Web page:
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Movie Review : Hereditary (2018)

Movie Review : Hereditary (2018)

* This review contains spoilers *

A common mistake horror movies make is to declare their intentions too soon. They’re too transparent about what they’re trying to do. Haunted houses are old and decrepit. Satan worshipers wear goatees and pentagram pendants. If you know what to expect from characters, their behavior will never catch you off-guard and therefore won’t scare you. One movie that doesn’t fall in this trap is Ari Aster’s Hereditary. That movie is off the wall scary because you never know what to expect and nothing is thrown at you in a conventional manner. It is crippling in the best possible way.

Hereditary is the story of a family grieving the passing of their matriarch Ellen (played by an unnamed actress). Her daughter Annie (the mystifying Toni Collette), a control freak struggling with her family’s history of mental illness, feels devouring guilt because Ellen’s death means she can finally move on and be her own person. Her creepy granddaughter Charlie (Milly Shapiro) starts seeing her elder everywhere and doing weird shit like beheading dead birds. And last but not least, Steve (Gabriel Byrne) and Peter (Alex Wolff) are left wondering what the fuck is going on while trying to go on with their lives. Spoiler: it doesn’t go very well.

So, here’s the thing: Hereditary is mostly happening inside a beautiful, sunny suburban house and the protagonists are a family of blandly normal people, struggling with their own first world problems. That setting doesn’t seem very scary, but it the very reason why the movie is so terrifying. Because there’s nothing (or very little) that gives away the movie’s intentions. Ari Aster plays is as close to the vest as he can. Many times throughout my viewing I was like: “Man, this is what it must feel like to have a psychosis” only to have the movie undercut my assumptions by hinting that what Annie was seeing was real.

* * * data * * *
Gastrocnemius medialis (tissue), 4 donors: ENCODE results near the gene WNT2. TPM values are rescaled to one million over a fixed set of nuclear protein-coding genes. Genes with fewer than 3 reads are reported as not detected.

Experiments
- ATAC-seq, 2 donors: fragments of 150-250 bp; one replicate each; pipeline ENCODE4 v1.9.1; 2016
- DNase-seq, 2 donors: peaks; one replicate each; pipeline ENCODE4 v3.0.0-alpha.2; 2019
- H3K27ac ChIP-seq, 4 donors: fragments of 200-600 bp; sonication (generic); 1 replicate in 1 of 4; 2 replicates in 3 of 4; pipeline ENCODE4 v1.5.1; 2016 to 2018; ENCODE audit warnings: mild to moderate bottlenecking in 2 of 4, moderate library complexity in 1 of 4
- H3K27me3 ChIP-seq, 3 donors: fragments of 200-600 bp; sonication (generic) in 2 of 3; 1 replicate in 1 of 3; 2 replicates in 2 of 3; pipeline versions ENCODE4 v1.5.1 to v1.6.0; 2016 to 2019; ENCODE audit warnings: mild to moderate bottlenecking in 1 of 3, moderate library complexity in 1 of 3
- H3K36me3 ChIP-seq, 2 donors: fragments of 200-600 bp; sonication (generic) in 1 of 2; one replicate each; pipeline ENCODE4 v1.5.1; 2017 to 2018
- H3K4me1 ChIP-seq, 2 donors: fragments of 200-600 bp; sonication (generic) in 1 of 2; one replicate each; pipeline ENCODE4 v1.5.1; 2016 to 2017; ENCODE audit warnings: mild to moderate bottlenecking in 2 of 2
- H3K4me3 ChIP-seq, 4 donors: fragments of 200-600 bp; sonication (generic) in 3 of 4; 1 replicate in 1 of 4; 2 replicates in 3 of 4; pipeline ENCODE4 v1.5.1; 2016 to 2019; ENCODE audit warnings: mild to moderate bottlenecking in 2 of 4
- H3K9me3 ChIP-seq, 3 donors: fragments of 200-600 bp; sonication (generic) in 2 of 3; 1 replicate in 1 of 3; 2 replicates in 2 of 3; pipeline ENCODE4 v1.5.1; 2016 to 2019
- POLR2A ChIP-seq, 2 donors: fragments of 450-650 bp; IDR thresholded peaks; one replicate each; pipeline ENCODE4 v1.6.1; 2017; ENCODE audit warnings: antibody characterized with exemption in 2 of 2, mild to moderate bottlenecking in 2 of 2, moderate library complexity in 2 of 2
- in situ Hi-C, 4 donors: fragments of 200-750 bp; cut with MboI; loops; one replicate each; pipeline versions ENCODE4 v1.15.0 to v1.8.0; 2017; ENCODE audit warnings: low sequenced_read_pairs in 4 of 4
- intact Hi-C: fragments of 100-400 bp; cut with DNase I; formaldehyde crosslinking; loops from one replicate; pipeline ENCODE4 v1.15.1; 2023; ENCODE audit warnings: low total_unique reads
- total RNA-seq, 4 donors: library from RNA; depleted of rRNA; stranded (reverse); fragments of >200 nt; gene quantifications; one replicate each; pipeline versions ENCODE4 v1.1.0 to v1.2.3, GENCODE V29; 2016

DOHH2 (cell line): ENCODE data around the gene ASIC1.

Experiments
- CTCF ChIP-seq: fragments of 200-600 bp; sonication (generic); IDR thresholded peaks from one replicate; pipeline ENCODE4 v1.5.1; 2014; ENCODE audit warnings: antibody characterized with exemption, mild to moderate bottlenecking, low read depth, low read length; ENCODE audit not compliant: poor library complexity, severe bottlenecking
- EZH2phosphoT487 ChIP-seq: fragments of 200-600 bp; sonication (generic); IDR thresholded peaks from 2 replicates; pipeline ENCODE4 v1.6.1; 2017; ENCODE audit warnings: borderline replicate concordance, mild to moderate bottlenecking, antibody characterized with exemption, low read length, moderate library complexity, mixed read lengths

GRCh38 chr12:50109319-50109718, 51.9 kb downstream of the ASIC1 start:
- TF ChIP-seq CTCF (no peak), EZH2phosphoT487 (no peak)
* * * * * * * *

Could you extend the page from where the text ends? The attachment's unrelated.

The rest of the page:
By mirroring normal life, the setting of Hereditary conceals the nature of the movie. I was inclined to believe Annie and her daughter were having psychotic breakdowns because of the family’s history of mental illness and the absence of supernatural signifiers. But that’s a false sense of security Ari Aster lulls you into. He wants you to rationalize what you’re seeing before hitting you in the balls. It’s not exactly a new trick, mind you. But one that’s too sparingly used. Sigmund Freud called it the uncanny. Pop culture’s favorite coke fiend said that if you want to really scare people, you have to turn what feels familiar or even mundane and boring, against them.

Hereditary is the hard evidence that it works way better than Gothic settings.

Another thing I want to discuss is Ari Aster’s attention to detail. Things that aren’t supposed to be scary are rendered terrifying in Hereditary. Let me give you an example. There’s this scene where Toni Collette follows an ant colony into her son’s room *. That scene works on three levels: 1) it’s scary before the reveal because of Toni Collette's insane skills at non-verbally communicating terror, which makes you anticipate the worst 2) it’s scary during the reveal, because… well, it’s fucked up and 3) it adds a layer by showing it was a dream, because you don’t know what a woman devoured by such crippling mental image is actually capable of. Annie is portrayed as both victim and perpetrator within one intricate scene.

It’s been a while since I’d seen a horror movie as convincing as Hereditary. I saw The Haunting of Hill House last weekend, which I thought was pleasantly scary, but comparing these would be like comparing boxing with 16 oz. gloves to boxing with bare knuckles. The former has the better overall writing, but Hereditary is not even in the same ballpark of scary. This is major league stuff, even if it leaned into a cliché or two towards the ending. Hereditary was flat-out one of my favorite moviegoing experience of the year. Ari Aster is 100% dedicated to his idea of inflicting terror and if he keeps directing with such passion and creativity, sky is the limit for this talented director.

9/10

* Not going to reveal why there were ants in her house, but the movie earned it. It’s not just spooky for the sake of being spooky. There were ants in a traumatic setting earlier.

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